(lambda (numbers)
      (letrec ([kernel (lambda (furthest-so-far remaining)
                         (if (null? remaining)
                             furthest-so-far
                             (kernel (further furthest-so-far (car remaining))
                                     (cdr remaining))))])
        (cond
          [(null? numbers)
           (error "furthest-from-zero: Argument must be a non-empty list of real numbers, given the empty list")]
          [(not (list? numbers))
           (error "furthest-from-zero: Argument must be a non-empty list of real numbers, given a non-list" numbers)]
          [(not (all-real? numbers))
           (error "furthest-from-zero: Argument must be a non-empty list of real numbers, given a list containing other values" numbers)]
          [else
           (kernel (car numbers) (cdr numbers))])))))

An alternative: The named let

Many programmers use letrec expressions in writing most of these husk-and-kernel procedures. When there is only one recursive procedure to bind, however, a contemporary Scheme programmer might well use yet another variation of the let expression – the “named let”.

The named let has the same syntax as a regular let expression, except that there is an identifier between the keyword let and the binding list. The named let binds this extra identifier to a kernel procedure whose parameters are the same as the variables in the binding list and whose body is the same as the body of the let expression. Here’s the basic form

(let name ([param1 val1]
           [param2 val2]
           ...
           [paramn valn])
  body)

What does this do? In essence, it defines a procedure named name with parameters param1 through paramn. Then, it calls that procedure on arguments val1 through valn. You can think of this as a more elegant (and, eventually, more readable) shorthand for

(letrec ([name (lambda (param1 ... paramn)
                  body)])
   (name val1 ... valn))

Alternately, you can think of this as first binding each of param1 through paramn to the corresponding value. It also creates a procedure with the same parameters. It then executes the body. When the body calls the procedure name, those bindings get updated, and the body starts again.

So, for example, one might write the list-index procedure as

(define list-index
  (lambda (sought ls)
    (let kernel ([rest ls]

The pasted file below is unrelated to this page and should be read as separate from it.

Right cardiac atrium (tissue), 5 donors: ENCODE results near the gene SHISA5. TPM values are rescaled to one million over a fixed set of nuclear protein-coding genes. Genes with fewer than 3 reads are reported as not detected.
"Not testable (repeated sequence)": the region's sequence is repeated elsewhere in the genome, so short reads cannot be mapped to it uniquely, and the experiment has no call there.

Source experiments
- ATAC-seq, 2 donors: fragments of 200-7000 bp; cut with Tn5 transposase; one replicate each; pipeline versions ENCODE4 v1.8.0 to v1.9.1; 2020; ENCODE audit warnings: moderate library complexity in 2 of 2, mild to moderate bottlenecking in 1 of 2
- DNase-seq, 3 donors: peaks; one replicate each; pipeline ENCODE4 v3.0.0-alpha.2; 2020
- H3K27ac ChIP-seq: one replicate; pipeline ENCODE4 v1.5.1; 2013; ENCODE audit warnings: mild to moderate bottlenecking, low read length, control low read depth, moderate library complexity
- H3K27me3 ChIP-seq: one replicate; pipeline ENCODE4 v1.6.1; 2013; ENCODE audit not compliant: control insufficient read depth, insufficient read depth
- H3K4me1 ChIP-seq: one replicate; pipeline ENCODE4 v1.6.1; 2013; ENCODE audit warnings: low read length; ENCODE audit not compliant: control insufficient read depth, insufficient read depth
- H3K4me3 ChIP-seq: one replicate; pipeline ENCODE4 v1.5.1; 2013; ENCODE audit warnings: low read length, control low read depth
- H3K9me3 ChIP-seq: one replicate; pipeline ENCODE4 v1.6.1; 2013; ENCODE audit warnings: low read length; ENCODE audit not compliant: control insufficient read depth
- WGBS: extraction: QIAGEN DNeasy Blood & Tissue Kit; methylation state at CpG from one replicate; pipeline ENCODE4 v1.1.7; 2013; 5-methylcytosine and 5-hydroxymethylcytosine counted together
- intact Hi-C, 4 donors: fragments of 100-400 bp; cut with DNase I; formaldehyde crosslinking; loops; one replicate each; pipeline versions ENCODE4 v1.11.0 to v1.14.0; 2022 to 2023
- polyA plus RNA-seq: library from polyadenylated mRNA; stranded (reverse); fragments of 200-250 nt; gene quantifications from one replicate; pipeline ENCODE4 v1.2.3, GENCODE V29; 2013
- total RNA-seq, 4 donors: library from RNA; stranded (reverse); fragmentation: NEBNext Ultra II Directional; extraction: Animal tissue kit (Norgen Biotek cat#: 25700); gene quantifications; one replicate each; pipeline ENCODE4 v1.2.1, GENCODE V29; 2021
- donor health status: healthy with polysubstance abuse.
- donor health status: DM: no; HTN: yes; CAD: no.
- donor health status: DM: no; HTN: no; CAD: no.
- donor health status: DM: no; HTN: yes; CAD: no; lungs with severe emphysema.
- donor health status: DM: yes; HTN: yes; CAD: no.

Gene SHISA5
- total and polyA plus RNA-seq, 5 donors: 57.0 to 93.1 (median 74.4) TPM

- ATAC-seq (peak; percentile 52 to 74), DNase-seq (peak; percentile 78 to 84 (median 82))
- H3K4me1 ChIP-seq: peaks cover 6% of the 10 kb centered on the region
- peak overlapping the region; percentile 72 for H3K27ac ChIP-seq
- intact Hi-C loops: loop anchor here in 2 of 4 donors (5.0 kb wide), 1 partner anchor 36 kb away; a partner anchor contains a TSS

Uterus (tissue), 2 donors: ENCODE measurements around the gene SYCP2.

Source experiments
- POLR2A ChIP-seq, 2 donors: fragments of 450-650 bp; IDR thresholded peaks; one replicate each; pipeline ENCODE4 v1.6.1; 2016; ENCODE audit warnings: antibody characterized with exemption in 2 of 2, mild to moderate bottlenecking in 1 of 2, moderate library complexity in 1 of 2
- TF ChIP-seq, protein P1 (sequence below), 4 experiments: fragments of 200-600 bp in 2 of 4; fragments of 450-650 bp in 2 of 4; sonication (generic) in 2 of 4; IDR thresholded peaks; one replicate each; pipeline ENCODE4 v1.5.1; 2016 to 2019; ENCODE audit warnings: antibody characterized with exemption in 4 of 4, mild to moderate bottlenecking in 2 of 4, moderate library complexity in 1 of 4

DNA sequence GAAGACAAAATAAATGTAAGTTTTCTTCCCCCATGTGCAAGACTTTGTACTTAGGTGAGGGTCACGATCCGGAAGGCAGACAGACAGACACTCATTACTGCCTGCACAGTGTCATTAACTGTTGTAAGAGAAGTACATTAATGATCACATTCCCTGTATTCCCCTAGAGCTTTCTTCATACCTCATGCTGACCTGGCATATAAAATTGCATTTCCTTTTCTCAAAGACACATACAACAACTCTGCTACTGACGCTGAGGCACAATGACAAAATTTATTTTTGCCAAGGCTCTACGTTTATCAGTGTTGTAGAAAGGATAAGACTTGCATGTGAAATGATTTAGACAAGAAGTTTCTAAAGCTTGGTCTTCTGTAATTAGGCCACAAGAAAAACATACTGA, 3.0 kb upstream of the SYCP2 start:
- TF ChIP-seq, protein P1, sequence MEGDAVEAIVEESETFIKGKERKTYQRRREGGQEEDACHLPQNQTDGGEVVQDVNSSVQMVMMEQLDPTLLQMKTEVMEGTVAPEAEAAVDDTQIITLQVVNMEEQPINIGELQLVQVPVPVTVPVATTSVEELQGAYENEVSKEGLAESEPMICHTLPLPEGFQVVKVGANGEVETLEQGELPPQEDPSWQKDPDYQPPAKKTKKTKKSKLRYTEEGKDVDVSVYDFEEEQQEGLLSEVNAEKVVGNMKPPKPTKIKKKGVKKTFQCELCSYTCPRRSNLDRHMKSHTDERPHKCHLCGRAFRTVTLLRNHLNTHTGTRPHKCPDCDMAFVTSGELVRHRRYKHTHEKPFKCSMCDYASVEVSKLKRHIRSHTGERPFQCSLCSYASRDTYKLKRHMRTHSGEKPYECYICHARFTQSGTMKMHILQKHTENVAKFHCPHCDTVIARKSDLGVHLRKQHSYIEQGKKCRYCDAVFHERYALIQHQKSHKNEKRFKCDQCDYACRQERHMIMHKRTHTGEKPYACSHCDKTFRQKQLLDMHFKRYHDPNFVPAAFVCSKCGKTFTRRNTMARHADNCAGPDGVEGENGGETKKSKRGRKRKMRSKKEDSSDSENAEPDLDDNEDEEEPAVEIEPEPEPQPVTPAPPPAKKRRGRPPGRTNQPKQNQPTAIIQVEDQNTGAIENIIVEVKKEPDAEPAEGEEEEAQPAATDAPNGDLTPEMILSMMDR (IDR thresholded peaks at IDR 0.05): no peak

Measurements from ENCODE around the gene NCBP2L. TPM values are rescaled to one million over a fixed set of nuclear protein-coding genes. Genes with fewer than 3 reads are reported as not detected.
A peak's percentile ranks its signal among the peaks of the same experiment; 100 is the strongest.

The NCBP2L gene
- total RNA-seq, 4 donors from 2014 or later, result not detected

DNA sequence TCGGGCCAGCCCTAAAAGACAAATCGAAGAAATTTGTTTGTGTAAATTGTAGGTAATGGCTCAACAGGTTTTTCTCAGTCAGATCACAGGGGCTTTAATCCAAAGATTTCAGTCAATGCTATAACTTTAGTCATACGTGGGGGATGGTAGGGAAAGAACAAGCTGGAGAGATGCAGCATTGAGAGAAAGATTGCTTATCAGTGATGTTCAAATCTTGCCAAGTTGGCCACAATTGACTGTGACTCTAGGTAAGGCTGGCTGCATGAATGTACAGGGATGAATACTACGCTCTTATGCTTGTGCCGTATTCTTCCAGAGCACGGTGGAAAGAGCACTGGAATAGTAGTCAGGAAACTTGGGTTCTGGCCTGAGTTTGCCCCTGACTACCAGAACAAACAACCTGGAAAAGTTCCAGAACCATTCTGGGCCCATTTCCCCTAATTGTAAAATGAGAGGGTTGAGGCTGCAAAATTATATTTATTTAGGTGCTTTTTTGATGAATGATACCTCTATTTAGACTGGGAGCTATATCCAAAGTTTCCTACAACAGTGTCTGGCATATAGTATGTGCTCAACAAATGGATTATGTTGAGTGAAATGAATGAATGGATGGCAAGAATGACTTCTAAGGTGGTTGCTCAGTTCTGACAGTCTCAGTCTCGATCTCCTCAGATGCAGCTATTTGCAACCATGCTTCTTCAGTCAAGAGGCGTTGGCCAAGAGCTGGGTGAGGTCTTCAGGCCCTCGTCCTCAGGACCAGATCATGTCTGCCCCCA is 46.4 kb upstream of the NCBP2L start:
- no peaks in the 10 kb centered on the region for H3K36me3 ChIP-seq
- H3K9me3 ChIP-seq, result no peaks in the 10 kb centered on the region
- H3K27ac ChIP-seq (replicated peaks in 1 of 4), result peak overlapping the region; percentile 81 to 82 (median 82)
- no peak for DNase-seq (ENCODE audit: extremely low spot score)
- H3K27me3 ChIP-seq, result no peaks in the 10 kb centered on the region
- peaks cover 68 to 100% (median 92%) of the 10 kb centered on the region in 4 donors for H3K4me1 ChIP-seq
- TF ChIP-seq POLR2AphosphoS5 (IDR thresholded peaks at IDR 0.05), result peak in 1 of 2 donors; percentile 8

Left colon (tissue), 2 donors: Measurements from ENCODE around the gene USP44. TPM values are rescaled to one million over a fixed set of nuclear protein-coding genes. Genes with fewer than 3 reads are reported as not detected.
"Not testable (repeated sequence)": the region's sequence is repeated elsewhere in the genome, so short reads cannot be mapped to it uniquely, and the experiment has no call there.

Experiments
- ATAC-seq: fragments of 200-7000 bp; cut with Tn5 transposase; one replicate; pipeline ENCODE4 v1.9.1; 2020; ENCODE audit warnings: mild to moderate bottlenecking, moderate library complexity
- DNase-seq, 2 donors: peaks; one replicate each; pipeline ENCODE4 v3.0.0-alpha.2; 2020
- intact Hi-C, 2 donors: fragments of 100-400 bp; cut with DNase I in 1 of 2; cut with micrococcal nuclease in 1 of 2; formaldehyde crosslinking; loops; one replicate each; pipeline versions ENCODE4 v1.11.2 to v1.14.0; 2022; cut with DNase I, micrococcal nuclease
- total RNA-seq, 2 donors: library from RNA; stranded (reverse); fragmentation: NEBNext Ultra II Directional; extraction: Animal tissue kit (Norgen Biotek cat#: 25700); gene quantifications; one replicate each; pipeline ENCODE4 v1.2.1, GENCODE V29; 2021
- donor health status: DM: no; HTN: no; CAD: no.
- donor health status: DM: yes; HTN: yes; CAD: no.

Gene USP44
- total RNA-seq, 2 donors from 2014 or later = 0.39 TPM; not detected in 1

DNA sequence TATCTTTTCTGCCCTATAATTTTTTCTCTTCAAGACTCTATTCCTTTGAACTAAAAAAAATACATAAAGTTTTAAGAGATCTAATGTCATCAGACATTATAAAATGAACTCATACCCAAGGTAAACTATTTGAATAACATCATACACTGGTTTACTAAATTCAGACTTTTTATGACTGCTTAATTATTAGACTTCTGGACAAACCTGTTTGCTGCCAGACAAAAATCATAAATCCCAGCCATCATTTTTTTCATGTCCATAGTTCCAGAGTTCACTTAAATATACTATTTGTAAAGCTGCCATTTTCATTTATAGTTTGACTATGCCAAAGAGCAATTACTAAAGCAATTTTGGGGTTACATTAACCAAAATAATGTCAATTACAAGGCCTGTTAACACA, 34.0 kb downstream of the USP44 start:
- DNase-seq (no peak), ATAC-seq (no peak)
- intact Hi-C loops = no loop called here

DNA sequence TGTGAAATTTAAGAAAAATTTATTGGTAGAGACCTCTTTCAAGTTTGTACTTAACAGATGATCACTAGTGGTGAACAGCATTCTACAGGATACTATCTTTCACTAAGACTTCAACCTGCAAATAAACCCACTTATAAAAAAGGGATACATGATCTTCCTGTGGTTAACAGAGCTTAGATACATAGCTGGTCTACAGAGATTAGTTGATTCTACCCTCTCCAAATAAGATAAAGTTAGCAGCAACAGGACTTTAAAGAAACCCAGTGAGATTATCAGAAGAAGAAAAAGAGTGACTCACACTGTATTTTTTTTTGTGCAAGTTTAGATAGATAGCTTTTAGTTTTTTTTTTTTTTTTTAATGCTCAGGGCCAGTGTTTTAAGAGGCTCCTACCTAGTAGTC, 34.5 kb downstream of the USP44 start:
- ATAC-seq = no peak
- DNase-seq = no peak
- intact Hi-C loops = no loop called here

[bypassed 0])
      (cond 
        [(null? rest) 
         #f]
        [(equal? (car rest) sought) 
         bypassed]
        [else 
         (kernel (cdr rest) (+ bypassed 1))]))))

When we enter the named let, the identifier rest is bound to the value of ls and the identifier bypassed is bound to 0, just as if we were entering an ordinary let expression. In addition, however, the identifier kernel is bound to a procedure that has rest ... bypassed as parameters and the body of the named let as its body. As we evaluate the cond expression, we may encounter a recursive call to the kernel procedure – in effect, we re-enter the body of the named let, with rest now re-bound to the former value of (cdr rest) ... bypassed to the former value of (+ bypassed 1).

As another example, here’s a version of sum that uses a named let:

(define sum
  (lambda (numbers)
    (let kernel ([sum-so-far 0]
                 [remaining numbers])
      (if (null? remaining)
          sum-so-far
          (kernel (+ sum-so-far (car remaining))
                  (cdr remaining))))))

Scheme programmers seem to be mixed in their reaction to the named let. Some find it clear and elegant, others find it murky and too special-purpose. Our colleagues prefer it. We’ll admit that we first found it murky, but eventually came to prefer it. We hope that you will, too. (That is, we hope that you will come to prefer it, not that we hope you find it murky.)

Self checks

Check 1: Why letrec?

This question is review: Explain why you cannot name a recursive procedure locally with let.

Check 2: Making a local difference

You now have seen a version of list-index that uses a letrec to define its helper locally. Rewrite newer-difference so that it similarly uses a letrec to define its helper locally.

(define newer-difference
  (lambda (lst)
    (new-difference-helper (car lst) (cdr lst))))

(define new-difference-helper
  (lambda (difference-so-far remaining)
    (if (null? remaining)
        difference-so-far
        (new-difference-helper (- difference-so-far (car remaining))
                               (cdr remaining)))))

Check 3: let us name a local difference

This one might be slightly more difficult, but the best way to engage the topics is to try them out. You have seen a version of sum that uses a named let to define its helper locally:

(define new-sum
  (lambda (numbers)
    (new-sum-helper 0 numbers)))
(define new-sum-helper
  (lambda (sum-so-far remaining)
     (if (null? remaining)
         sum-so-far
         (new-sum-helper (+ sum-so-far (car remaining))
                         (cdr remaining)))))
(define sum
  (lambda (numbers)
    (let kernel ([sum-so-far 0]
                 [remaining numbers])
      (if (null? remaining)
          sum-so-far
          (kernel (+ sum-so-far (car remaining))
                  (cdr remaining))))))

Rewrite newer-difference one more time to similarly use a named let to define its helper locally.